Taking a swing at political life

Lobbying: Not just any issue would bring businessman Wilson Krahnke to Capitol Hill. But Lou Gehrig's disease is another matter.

May 24, 1999|By Patricia Meisol | Patricia Meisol,SUN STAFF

WASHINGTON -- Wilson Krahnke, 60, of Bethesda, a businessman all his life, trod down First Street in the nation's capital in dark suit and starched shirt. Under his arm he carried the day's Wall Street Journal.

The last time he visited the Hart Senate Office Building, he did so to inspect the accounting and financial systems there underpinning his company's food service contract. If political things were going on, he ignored them -- that was his wife's bailiwick.

Personally, though Krahnke always volunteered for church and civic groups, he found politics abominable. He never understood why anyone would go to all those boring meetings or delve into all that nitty gritty. In the 30 years his wife, Betty Ann Krahnke, has been serving the public in Montgomery County -- she's now in her third term on the county council -- he was happy to stay in the background.

All that changed when his wife was diagnosed last summer with amyotrophic lateral sclerosis, a degenerative muscle disease also known as Lou Gehrig's disease. She continues to represent her constituents -- although she's lost her voice -- with the help of a voice synthesizer. He is her voice in other arenas.

When the leader of an ALS support group asked for about 10 people to canvass Capitol Hill, Wilson Krahnke stepped up to bat.

Last week he found himself knocking on the door of Maryland's senior senator. Sen. Paul Sarbanes was rushing out to a Democratic party caucus, so Krahnke followed him to a Capitol reception room.

He explained that Betty Ann Krahnke was working and had sent him, "a poor replacement," to discuss a few things.

"This is our Ad-Av-Adav-Advocacy Day," he told Sarbanes. Then the unaccustomed lobbyist laughed. "I can't pronounce the word," he said.

Disability payments

Krahnke and the others asked Sarbanes to support a new bill that would allow ALS patients to receive Medicare disability payments within five months instead of after the usual 24-month wait. It's not fair to make them wait, group members said, since ALS patients sometimes live only two years after diagnosis.

And it's not as if they want to milk the system -- a nurse with the group told about the "ALS loan closet" of equipment she lets patients borrow as they progress through stages of their illness. Health insurance does not cover these things, which help the patients keep up their quality of life.

Sarbanes was sympathetic: "So often you need a personal experience" to drive home what must be done for people with the disease, he said, explaining that one of his own friends had contracted ALS and he had helped the friend find treatment at Johns Hopkins. Before long, he was reassuring Krahnke and friends about the best way to bend the ear of busy people like him: "You're doing it exactly right," he said.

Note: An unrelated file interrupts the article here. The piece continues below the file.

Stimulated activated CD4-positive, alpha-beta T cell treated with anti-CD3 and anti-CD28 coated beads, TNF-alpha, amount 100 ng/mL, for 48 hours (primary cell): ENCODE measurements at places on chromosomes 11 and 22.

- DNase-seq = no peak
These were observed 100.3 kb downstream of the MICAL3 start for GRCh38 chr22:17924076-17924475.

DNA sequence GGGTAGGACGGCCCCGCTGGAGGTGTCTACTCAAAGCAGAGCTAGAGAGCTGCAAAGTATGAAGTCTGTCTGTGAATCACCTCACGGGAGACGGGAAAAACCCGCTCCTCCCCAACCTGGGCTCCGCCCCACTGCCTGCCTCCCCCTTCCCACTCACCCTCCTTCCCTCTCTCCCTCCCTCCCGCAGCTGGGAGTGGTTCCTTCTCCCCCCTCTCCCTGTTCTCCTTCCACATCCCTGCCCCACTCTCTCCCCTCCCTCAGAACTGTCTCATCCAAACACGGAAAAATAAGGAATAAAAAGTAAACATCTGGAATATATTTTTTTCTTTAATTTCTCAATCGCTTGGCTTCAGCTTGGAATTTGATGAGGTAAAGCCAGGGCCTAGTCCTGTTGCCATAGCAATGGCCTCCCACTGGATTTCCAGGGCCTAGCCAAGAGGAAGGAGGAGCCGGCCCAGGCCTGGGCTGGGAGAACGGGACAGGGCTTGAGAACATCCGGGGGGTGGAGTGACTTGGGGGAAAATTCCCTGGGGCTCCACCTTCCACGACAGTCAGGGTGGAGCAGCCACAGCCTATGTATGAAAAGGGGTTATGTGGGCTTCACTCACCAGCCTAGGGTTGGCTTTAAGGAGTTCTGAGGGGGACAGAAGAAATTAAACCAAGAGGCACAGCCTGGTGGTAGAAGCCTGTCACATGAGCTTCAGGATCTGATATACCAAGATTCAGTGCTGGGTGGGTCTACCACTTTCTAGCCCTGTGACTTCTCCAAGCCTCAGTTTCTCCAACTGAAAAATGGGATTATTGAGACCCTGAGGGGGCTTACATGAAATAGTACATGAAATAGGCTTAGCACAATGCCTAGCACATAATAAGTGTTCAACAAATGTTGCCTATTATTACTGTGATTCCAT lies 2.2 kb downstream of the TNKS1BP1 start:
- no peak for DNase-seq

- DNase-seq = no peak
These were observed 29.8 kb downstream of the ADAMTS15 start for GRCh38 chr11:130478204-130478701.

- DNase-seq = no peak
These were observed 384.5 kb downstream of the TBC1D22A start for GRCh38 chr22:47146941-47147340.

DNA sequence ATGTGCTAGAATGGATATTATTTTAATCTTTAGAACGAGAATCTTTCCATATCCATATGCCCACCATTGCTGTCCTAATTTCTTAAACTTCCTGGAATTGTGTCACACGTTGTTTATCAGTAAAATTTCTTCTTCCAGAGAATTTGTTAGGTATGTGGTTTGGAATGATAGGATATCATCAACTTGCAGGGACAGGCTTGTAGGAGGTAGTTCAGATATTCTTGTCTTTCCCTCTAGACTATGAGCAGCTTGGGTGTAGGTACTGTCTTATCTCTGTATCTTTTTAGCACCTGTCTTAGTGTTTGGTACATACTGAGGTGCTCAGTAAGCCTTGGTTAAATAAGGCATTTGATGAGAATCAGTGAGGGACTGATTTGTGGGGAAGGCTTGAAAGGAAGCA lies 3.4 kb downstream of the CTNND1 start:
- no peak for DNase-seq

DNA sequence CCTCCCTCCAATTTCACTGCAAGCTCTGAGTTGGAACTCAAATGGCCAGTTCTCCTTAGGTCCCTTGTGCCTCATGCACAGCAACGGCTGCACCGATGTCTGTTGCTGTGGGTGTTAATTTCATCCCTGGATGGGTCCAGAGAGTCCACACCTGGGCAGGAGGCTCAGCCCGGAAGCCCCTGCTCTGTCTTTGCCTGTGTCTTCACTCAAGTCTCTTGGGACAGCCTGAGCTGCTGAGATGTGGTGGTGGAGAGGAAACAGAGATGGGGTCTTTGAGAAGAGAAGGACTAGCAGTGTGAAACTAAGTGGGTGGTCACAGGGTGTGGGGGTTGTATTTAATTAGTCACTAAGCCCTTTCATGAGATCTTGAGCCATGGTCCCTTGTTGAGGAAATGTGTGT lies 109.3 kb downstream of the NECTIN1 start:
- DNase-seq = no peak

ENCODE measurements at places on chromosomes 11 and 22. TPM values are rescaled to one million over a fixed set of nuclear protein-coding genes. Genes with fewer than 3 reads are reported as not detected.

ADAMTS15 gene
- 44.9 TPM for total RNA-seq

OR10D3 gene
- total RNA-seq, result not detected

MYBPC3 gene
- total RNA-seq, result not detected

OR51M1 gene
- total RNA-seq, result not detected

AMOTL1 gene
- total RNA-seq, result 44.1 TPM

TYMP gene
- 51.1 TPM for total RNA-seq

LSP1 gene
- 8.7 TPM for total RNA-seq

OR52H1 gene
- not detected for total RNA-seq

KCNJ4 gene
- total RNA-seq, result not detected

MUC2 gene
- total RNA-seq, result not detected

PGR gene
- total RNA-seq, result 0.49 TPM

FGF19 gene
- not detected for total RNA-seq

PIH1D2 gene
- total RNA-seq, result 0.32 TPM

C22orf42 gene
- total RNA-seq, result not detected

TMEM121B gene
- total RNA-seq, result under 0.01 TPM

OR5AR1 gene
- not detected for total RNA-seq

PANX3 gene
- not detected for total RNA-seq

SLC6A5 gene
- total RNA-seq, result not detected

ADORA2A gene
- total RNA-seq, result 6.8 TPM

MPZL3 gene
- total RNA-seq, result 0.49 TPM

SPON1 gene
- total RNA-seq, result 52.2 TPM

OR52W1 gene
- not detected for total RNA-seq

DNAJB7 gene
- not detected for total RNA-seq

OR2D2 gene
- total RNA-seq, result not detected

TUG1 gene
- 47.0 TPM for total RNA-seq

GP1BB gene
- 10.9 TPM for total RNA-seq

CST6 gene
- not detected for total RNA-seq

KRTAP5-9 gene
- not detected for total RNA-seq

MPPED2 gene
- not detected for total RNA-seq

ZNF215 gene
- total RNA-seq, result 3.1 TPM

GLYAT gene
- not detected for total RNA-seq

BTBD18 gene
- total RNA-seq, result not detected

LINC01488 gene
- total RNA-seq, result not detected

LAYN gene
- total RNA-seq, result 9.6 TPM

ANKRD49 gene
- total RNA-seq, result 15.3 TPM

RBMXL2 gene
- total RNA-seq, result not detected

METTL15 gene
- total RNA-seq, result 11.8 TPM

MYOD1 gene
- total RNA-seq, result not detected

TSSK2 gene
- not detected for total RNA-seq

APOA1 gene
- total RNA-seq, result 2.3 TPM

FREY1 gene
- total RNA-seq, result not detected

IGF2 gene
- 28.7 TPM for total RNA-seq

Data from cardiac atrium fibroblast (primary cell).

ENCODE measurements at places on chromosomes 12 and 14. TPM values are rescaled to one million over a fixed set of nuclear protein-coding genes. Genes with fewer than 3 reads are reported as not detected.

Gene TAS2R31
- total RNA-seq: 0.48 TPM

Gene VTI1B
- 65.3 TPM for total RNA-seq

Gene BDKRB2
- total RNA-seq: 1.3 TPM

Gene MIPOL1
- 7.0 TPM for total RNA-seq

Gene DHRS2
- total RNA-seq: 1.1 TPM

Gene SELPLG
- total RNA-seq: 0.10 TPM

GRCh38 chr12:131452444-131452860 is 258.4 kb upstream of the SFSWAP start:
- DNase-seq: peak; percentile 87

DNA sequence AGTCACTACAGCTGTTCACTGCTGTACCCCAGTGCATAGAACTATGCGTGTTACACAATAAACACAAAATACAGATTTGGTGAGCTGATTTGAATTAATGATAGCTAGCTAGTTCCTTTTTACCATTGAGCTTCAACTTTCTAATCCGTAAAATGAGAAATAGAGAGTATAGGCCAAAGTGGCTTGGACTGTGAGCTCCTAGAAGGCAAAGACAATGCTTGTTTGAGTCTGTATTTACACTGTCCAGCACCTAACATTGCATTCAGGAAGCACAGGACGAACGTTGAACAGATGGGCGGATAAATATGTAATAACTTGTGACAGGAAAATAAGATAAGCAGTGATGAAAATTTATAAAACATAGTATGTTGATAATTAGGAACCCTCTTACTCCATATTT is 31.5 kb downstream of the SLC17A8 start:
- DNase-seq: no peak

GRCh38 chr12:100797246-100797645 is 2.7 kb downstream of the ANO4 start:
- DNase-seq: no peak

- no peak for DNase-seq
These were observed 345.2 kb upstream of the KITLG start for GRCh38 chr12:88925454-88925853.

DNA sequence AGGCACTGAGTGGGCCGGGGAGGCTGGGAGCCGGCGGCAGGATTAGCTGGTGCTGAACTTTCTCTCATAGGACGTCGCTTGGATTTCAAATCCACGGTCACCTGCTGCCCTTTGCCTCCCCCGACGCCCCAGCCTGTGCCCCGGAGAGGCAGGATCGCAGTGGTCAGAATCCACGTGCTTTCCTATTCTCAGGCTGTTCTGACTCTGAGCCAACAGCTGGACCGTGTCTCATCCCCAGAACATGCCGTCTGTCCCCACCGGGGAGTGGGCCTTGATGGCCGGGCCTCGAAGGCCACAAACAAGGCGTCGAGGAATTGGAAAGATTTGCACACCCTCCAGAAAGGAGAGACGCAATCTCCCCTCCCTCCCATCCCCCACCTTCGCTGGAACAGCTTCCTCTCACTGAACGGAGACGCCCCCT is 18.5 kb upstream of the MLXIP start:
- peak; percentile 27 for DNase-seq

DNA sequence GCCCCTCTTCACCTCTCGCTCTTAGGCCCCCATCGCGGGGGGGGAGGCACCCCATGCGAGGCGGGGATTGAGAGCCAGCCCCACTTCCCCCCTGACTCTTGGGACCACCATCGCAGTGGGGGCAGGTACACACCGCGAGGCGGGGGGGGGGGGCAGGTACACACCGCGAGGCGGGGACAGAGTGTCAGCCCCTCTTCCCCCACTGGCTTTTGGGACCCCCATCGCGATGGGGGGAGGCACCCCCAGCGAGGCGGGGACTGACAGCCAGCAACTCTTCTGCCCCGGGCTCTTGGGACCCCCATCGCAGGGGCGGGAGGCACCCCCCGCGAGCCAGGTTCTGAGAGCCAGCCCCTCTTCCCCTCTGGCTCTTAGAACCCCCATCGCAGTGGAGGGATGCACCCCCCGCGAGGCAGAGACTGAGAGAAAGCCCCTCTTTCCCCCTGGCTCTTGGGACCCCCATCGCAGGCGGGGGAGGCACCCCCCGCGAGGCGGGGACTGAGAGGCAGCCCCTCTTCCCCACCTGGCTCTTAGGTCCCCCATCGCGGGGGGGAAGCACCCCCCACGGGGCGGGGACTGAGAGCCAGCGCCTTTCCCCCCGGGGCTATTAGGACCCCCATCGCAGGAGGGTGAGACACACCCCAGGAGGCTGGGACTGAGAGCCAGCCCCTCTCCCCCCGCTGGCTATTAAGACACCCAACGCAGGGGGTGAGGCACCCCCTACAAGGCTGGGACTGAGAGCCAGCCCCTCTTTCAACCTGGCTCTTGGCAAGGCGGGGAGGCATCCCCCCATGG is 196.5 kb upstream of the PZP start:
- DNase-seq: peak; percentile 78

When Sarbanes took off, Krahnke shrugged. "You don't know what to say," he said.

He listened as more experienced members of the Maryland team pressed their case, traipsing from House to Senate and back again, buttonholing five elected Maryland officials.

Krahnke made the opening remarks for the group when it got to Rep. Connie Morella's office: "This is Advocacy Day," he began. "For those who don't know, we are trying to press two pieces of legislation. "

If only the Congressional Budget Office would hurry up with a fiscal impact statement, one group member complained -- it's been hanging around a year and a half. A Morella aide reported that the CBO report is on a faster track. "Which means it's going nowhere," Krahnke chimed in, "that's what it means."

When the staff member offered to report back to Krahnke on how much longer the CBO estimate will take, he shrunk from the prospect -- "I am not a reliable conduit," he said.

He was discussing the lack of opportunity for patients such as his wife to participate in any drug trials -- the market is too small for private companies, and government research money has dried up -- when Morella arrived from the House after casting a vote.

Morella's support

For years before the diagnosis of her friend and fellow Republican, Betty Ann Krahnke, Morella was an ardent supporter of ALS research. Preaching to the converted paid off: She said she'd be happy to try to enlist Maryland representatives not already signed up as bill sponsors.

Morella was so surprised to see Wilson Krahnke that she hugged him. The last time she saw him, she recalled -- at a movie premiere to benefit ALS research -- he said he didn't know much about the disease and wasn't sure he wanted to learn! "I've never done this before," Krahnke admitted, "it's not my cup of tea."

Betty Ann Krahnke, whose preparedness at council meetings is legendary, got mad at her husband last week, he said, because he hasn't done all his reading on her disease. She did it for him when he had surgery a few years ago.

But he's a wing-it kind of guy.

And this day, he was getting it.

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